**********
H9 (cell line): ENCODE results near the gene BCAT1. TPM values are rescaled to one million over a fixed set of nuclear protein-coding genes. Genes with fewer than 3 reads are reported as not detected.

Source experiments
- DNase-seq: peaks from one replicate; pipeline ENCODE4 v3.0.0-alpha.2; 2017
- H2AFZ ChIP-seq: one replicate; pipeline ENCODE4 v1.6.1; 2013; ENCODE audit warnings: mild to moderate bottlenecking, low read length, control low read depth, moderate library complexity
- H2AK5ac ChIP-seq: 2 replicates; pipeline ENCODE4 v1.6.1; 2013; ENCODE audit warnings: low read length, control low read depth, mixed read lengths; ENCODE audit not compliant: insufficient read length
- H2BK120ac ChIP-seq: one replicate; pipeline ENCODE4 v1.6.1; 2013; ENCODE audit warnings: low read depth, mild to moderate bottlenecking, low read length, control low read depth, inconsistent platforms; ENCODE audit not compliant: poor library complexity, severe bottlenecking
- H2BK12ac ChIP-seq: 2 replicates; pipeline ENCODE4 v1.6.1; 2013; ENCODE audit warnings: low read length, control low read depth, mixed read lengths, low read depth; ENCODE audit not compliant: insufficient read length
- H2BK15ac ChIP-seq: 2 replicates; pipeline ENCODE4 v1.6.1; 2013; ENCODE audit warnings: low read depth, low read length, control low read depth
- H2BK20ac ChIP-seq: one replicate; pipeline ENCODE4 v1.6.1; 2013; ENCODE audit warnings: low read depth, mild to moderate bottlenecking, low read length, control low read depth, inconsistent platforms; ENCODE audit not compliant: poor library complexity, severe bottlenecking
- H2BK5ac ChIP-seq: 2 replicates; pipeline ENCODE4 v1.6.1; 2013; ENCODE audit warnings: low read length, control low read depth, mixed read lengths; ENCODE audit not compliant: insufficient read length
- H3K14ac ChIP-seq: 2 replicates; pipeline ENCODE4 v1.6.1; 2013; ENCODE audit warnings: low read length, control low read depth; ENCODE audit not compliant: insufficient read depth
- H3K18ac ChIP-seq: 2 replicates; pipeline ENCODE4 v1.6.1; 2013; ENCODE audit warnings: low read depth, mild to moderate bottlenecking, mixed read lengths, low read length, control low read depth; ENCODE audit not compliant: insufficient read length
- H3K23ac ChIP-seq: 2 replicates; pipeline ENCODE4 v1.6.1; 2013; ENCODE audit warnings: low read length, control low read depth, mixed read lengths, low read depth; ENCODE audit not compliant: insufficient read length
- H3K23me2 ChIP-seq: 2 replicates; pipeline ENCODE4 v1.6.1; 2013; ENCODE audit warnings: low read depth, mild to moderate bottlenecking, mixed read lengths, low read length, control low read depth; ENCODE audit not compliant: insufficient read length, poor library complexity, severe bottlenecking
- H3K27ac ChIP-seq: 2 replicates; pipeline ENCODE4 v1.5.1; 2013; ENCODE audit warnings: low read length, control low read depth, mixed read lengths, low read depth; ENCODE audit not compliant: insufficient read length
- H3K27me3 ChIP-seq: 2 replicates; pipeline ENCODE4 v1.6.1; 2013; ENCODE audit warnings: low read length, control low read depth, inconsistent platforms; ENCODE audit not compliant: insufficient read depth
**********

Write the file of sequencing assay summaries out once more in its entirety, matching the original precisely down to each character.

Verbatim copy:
H9 (cell line): ENCODE results near the gene BCAT1. TPM values are rescaled to one million over a fixed set of nuclear protein-coding genes. Genes with fewer than 3 reads are reported as not detected.

Source experiments
- DNase-seq: peaks from one replicate; pipeline ENCODE4 v3.0.0-alpha.2; 2017
- H2AFZ ChIP-seq: one replicate; pipeline ENCODE4 v1.6.1; 2013; ENCODE audit warnings: mild to moderate bottlenecking, low read length, control low read depth, moderate library complexity
- H2AK5ac ChIP-seq: 2 replicates; pipeline ENCODE4 v1.6.1; 2013; ENCODE audit warnings: low read length, control low read depth, mixed read lengths; ENCODE audit not compliant: insufficient read length
- H2BK120ac ChIP-seq: one replicate; pipeline ENCODE4 v1.6.1; 2013; ENCODE audit warnings: low read depth, mild to moderate bottlenecking, low read length, control low read depth, inconsistent platforms; ENCODE audit not compliant: poor library complexity, severe bottlenecking
- H2BK12ac ChIP-seq: 2 replicates; pipeline ENCODE4 v1.6.1; 2013; ENCODE audit warnings: low read length, control low read depth, mixed read lengths, low read depth; ENCODE audit not compliant: insufficient read length
- H2BK15ac ChIP-seq: 2 replicates; pipeline ENCODE4 v1.6.1; 2013; ENCODE audit warnings: low read depth, low read length, control low read depth
- H2BK20ac ChIP-seq: one replicate; pipeline ENCODE4 v1.6.1; 2013; ENCODE audit warnings: low read depth, mild to moderate bottlenecking, low read length, control low read depth, inconsistent platforms; ENCODE audit not compliant: poor library complexity, severe bottlenecking
- H2BK5ac ChIP-seq: 2 replicates; pipeline ENCODE4 v1.6.1; 2013; ENCODE audit warnings: low read length, control low read depth, mixed read lengths; ENCODE audit not compliant: insufficient read length
- H3K14ac ChIP-seq: 2 replicates; pipeline ENCODE4 v1.6.1; 2013; ENCODE audit warnings: low read length, control low read depth; ENCODE audit not compliant: insufficient read depth
- H3K18ac ChIP-seq: 2 replicates; pipeline ENCODE4 v1.6.1; 2013; ENCODE audit warnings: low read depth, mild to moderate bottlenecking, mixed read lengths, low read length, control low read depth; ENCODE audit not compliant: insufficient read length
- H3K23ac ChIP-seq: 2 replicates; pipeline ENCODE4 v1.6.1; 2013; ENCODE audit warnings: low read length, control low read depth, mixed read lengths, low read depth; ENCODE audit not compliant: insufficient read length
- H3K23me2 ChIP-seq: 2 replicates; pipeline ENCODE4 v1.6.1; 2013; ENCODE audit warnings: low read depth, mild to moderate bottlenecking, mixed read lengths, low read length, control low read depth; ENCODE audit not compliant: insufficient read length, poor library complexity, severe bottlenecking
- H3K27ac ChIP-seq: 2 replicates; pipeline ENCODE4 v1.5.1; 2013; ENCODE audit warnings: low read length, control low read depth, mixed read lengths, low read depth; ENCODE audit not compliant: insufficient read length
- H3K27me3 ChIP-seq: 2 replicates; pipeline ENCODE4 v1.6.1; 2013; ENCODE audit warnings: low read length, control low read depth, inconsistent platforms; ENCODE audit not compliant: insufficient read depth